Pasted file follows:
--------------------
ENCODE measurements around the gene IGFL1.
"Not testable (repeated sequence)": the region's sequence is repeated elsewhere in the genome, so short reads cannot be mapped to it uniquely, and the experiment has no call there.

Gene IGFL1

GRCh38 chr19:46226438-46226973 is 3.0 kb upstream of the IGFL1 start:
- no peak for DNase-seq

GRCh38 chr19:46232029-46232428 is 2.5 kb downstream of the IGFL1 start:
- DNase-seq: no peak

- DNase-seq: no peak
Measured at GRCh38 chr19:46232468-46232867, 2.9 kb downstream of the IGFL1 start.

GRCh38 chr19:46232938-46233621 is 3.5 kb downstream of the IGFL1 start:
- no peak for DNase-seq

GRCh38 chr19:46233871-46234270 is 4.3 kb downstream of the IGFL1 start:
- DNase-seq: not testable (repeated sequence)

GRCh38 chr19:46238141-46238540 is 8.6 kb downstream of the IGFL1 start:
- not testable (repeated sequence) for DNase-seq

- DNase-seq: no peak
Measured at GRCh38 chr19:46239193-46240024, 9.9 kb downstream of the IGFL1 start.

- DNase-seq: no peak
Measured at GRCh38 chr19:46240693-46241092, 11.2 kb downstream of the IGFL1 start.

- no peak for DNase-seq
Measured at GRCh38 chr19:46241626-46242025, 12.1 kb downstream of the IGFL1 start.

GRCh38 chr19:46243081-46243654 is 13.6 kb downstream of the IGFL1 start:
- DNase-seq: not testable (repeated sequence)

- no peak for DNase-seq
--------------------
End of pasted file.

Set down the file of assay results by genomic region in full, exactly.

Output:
ENCODE measurements around the gene IGFL1.
"Not testable (repeated sequence)": the region's sequence is repeated elsewhere in the genome, so short reads cannot be mapped to it uniquely, and the experiment has no call there.

Gene IGFL1

GRCh38 chr19:46226438-46226973 is 3.0 kb upstream of the IGFL1 start:
- no peak for DNase-seq

GRCh38 chr19:46232029-46232428 is 2.5 kb downstream of the IGFL1 start:
- DNase-seq: no peak

- DNase-seq: no peak
Measured at GRCh38 chr19:46232468-46232867, 2.9 kb downstream of the IGFL1 start.

GRCh38 chr19:46232938-46233621 is 3.5 kb downstream of the IGFL1 start:
- no peak for DNase-seq

GRCh38 chr19:46233871-46234270 is 4.3 kb downstream of the IGFL1 start:
- DNase-seq: not testable (repeated sequence)

GRCh38 chr19:46238141-46238540 is 8.6 kb downstream of the IGFL1 start:
- not testable (repeated sequence) for DNase-seq

- DNase-seq: no peak
Measured at GRCh38 chr19:46239193-46240024, 9.9 kb downstream of the IGFL1 start.

- DNase-seq: no peak
Measured at GRCh38 chr19:46240693-46241092, 11.2 kb downstream of the IGFL1 start.

- no peak for DNase-seq
Measured at GRCh38 chr19:46241626-46242025, 12.1 kb downstream of the IGFL1 start.

GRCh38 chr19:46243081-46243654 is 13.6 kb downstream of the IGFL1 start:
- DNase-seq: not testable (repeated sequence)

- no peak for DNase-seq